Night


Earth of departed sunset, the eager light dispell’d—(I too will soon be gone, dispell’d,)
The coming eve delicious, a sky of limpid pearl over all,
The airy, different, changing hues of all, in falling twilight—
And so evening.

Through the long-lingering half-light of the most superb of evenings,
The party of young fellows, robust, friendly,
Singing with open mouths their strong melodious songs.
Flaunt of the sunshine I need not your bask, lie over,
You light surfaces only, I force the surfaces and the depths also,
The deep between the setting and rising sun goes deeper many fold,
However lush and pompous the day may be, there is something left in the not-day that can outvie it. 

There are hours of nature, especially of the atmosphere, mornings and evenings, address’d to the soul,
Those hours that give hints to the soul, impossible to put in a statement.
Night transcends, for that purpose, what the proudest day can do,
The teeming spiritual darkness, the hiding receiving night that talks not.

This is thy hour O Soul, thy free flight into the wordless,
Away from books, away from art, the day erased, the lesson done,
Thee fully forth emerging, silent, gazing, pondering the themes thou lovest best,
Night, sleep, death, and the stars.
The soul retires in the cool communion of the welcome night and the stars, and surveys its experience—
Ah, where would be any food for spirituality without night and the stars?

Perfect or nearly perfect days, I notice, are not so very uncommon; but the combinations that make perfect nights are few, even in a lifetime—miracles of clearness and purity;
We have one of those perfections tonight, a wonderful conjunction of all that goes to make those sometime miracle-hours after sunset—so near and yet so
far,
With the sentiment of the stars and moon such nights, I get all the free margins and indefiniteness of music or poetry, fused in geometry’s utmost exactness;

Night of south winds, how solemn! sweeping this dense black tide, the netherward black of the night,
The atmosphere that rare vitreous blue-black,
Shades of night, blue-black, transparent, full-starr’d, shadowy.
Elements merge in the night that envelops me,
All
the influences do me good—the cool night air, the silence, the earth and sea half-held by the night, with those far-off eternal stars, every star dilated, more vitreous, nearer than usual.

It is the spirit’s hour, so fascinating, dreamy—almost conscious of a definite presence, nature silently near—the visible suggestion of God in space and time—now once definitely indicated, if never again,
Now I absorb immortality and peace,
The myth of heaven indicates peace and night.

Another stately and solemn night, I was awake much, watching the stars as they twinkled, and saw the countless armies of heaven marching stilly in the space up there, marching stilly and slowly on, and others coming up out of the east to take their places. Not a sound, not an insect, interrupted the exquisite silence.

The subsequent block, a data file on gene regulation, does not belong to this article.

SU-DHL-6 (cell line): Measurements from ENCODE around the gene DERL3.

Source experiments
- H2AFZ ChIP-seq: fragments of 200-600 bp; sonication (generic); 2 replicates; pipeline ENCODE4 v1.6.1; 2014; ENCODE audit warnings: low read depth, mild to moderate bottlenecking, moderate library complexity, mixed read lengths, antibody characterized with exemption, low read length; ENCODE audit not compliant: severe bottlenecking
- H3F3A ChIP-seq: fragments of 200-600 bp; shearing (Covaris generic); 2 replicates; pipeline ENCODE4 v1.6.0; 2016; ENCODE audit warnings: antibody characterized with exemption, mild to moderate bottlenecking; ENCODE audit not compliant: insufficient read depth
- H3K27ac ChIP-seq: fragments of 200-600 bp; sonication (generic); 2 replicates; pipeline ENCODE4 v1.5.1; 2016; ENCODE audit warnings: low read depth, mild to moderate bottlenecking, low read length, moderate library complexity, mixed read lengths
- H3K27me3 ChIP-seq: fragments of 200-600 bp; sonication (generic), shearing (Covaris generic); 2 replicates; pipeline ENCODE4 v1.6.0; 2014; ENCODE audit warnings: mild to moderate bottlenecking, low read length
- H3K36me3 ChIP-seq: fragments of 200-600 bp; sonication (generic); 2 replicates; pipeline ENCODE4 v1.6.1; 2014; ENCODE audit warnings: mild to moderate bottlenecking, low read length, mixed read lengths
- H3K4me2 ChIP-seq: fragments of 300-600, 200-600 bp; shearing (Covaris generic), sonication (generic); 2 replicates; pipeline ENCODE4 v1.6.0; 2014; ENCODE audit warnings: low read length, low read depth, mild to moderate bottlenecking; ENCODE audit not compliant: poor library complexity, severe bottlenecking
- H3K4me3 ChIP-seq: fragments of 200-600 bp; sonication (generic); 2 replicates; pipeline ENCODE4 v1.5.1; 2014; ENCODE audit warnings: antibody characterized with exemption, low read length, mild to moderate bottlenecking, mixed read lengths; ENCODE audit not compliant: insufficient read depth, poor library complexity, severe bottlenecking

Alertness and peace lay calmly couching together through the fluid universal shadows,
An indescribable serenity pervaded my mind—a delicious abnegation of the ties of the body,
Thoughts of the boundless creation must have expanded my mind,
I fancied myself leaping forward into the extent of the space, springing as it were from star to star.

I am he that walks with the tender and growing night,
Huge and thoughtful night, inexpressibly pensive,
Moody, tearful night, inexpressibly rich, suggestive,
Still, nodding, slumberous night, indolent and spiritual, indescribable,
With its own tender and temper’d splendor.
I walk in cool refreshing night the walks of paradise,
I breathe the fragrance myself—the natural perfume belonging to the night alone—and know it and like it.

Press close, bare-bosomed night,
Press close,  magnetic, nourishing night,
Amorous night, with mystic beauty,
Full of love also, and full of greater
life.

O night! do I not see my love?
My truant lover has come, and it is dark,
Double yourself and receive me darkness,
Receive me and my lover too, he will not let me go without him.

He whom I call answers me and takes the place of my lover,
He rises with me silently from the bed.
Darkness, you are gentler than my lover, his flesh was sweaty and panting,
I roll myself upon you as upon a bed, I resign myself to the
dusk.
Be careful darkness! already what was it touch’d me?
I thought my lover had gone, else darkness and he are one.

I hear the heart-beat, I follow, I fade away,
A haze—nirwana—rest and night—oblivion—
Yet each to keep and all, retrievements out of the night.

NEXT: MIDNIGHT TO MORNING TWILIGHT